The star of today’s post, my beautiful majestic head of escarole, was shredded into ribbons, then cut crosswise into smaller bite-sized pieces before being placed in a large salad bowl. Shallots shaved into paper-thin rings got a short soak in a spoonful of wine vinegar, just to take the edge off of them. Slivered almonds are always lovely, but they became even lovelier when lightly toasted. Fresh herbs are one of the easiest way to add an additional layer of bright flavor to any dish, and I thinly sliced a few mint leaves for this particular salad. Once the shallots had a few minutes to soak and were removed from the vinegar, my four main ingredients were ready to play.

These flavors were so fresh and bright, they didn’t need much else except a drizzle of great olive oil and a squeeze of fresh lemon juice, and a sprinkling of sea salt and freshly ground pepper to tie them all together. When you're dressing a salad, I would encourage you to taste as you go, using the recipe as a guideline for the amount of olive oil and lemon. Start by adding a smaller amount, since you can always add more if necessary but you can’t take away. You want the escarole leaves to glisten with the finest film of olive oil, lightly coated but not laden down with oil. The lemon juice adds a necessary acidity, a brightness that only enhances the flavors of the salad. Taste as you go, adding more olive oil and lemon juice if you think it needs it. I gilded the lily a bit by shaving some fresh Pecorino cheese over the top, which is a fabulous addition but not strictly necessary.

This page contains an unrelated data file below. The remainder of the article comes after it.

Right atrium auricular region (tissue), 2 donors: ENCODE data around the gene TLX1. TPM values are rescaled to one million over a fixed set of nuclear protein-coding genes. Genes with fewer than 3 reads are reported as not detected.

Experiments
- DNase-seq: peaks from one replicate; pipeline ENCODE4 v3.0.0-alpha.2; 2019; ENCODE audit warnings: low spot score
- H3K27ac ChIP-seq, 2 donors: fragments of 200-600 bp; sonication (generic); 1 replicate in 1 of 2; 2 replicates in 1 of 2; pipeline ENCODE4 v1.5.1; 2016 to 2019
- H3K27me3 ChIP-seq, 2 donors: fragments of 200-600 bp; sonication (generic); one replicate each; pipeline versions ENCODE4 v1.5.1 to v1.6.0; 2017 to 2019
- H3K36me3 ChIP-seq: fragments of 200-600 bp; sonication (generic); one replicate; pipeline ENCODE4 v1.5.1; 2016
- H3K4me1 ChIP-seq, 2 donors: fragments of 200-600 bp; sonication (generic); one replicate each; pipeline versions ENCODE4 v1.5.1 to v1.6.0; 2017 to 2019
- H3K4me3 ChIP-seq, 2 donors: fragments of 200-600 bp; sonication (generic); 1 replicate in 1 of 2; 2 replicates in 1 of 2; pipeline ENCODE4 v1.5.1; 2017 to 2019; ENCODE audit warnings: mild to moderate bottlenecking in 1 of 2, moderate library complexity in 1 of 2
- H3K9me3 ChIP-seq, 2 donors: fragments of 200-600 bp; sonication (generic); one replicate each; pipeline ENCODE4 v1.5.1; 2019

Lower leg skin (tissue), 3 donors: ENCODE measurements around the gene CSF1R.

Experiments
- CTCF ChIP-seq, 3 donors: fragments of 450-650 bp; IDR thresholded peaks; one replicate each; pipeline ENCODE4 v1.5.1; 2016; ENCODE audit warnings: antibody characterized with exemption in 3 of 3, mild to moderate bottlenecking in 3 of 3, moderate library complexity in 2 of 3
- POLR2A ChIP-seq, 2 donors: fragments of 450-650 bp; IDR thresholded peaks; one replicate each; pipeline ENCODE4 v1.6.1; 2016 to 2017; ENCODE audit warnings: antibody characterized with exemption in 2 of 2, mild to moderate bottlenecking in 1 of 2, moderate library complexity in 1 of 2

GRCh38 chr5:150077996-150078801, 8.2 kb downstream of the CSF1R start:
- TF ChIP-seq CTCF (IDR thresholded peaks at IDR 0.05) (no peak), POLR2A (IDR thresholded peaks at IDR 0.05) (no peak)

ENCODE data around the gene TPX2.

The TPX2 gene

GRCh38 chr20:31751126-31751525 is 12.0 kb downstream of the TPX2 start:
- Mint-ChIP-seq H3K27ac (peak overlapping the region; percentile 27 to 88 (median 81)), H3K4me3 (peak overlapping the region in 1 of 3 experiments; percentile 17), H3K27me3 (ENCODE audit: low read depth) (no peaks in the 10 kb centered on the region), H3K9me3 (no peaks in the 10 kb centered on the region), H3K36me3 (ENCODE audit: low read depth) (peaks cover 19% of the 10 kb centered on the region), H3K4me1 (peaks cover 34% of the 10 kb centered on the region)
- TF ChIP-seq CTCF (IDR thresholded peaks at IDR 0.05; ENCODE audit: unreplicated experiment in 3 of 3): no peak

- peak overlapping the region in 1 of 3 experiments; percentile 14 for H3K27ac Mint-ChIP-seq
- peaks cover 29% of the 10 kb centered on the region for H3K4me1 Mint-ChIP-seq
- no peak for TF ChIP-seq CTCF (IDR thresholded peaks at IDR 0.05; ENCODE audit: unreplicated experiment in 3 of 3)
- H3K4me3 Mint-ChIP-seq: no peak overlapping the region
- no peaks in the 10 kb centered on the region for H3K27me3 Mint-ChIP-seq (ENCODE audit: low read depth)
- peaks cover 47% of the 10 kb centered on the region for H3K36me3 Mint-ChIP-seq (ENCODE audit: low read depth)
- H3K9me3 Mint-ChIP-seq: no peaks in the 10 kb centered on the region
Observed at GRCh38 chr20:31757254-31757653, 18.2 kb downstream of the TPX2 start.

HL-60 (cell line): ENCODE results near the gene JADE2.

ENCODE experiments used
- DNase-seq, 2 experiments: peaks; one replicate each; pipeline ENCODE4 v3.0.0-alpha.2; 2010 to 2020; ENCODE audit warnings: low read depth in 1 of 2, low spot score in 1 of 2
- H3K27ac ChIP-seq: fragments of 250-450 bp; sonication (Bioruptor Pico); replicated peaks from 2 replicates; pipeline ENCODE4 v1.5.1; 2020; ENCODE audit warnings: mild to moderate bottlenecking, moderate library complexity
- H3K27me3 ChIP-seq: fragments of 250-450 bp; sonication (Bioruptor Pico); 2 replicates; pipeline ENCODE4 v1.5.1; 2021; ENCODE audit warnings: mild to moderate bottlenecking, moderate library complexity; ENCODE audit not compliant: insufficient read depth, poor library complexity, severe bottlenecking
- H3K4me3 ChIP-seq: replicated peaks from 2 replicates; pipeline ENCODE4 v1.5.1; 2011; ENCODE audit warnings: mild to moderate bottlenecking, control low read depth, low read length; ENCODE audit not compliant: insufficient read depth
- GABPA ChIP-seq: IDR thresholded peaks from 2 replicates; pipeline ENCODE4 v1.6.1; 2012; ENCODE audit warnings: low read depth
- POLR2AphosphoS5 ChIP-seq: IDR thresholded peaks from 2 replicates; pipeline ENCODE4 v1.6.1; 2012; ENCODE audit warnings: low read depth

Since it was the beginning of Alissa’s birthday week, we opened a celebratory bottle of Punkt Genau, a sparkling Gruner Veltliner from Austria. I have a handful of friends who are part of the "I LOVE Sparkling Wine" club, of which Alissa and I are both founding members. Whether it comes from France, Italy, Australia, California, or in this case, Austria, we simply love bubbly wine! I discovered this particular wine in January of this year, and it was one of the great revelations of my wine year. Since Gruner Veltliners tend to be still white wines, this sparkling beauty is the only one of its kind, redolent of green apples, minerality, green melon and honeysuckle. I have ordered cases of Punkt Genau from Astor Wines over the course of the year, and each bottle has been an effervescent delight.

The Punkt proved to be a felicitous choice for the evening, as this happy bubbly wine truly enhanced the lively flavors of the escarole. We both kept laughing over how excited we were about this SALAD! It’s one thing to be thrilled about gorgeous oysters, or the most beautifully prepared piece of fish, or any number of decadent chocolate desserts. But an escarole salad?! I told you it was a more thrilling proposition that you might have expected! Alissa kept saying, “I wish you could include an audio clip on your blog of me moaning over how much I love this salad!”

In honor of today’s birthday girl, I am including the recipe for this favorite escarole salad. (Here’s to you, Alissa, wishing you many escarole salads and beautiful bottles of sparkling wine this year along with every other happy birthday wish!)

You can substitute chicory for escarole in this recipe with equally happy results. This makes a good starting course for 4. However, if your names are Louise and Alissa, this recipe might only provide 2 large servings!

1 small shallot, peeled and sliced crosswise into paper-thin rings
1 tablespoon white wine vinegar
6 cups escarole, leaves washed and spun dry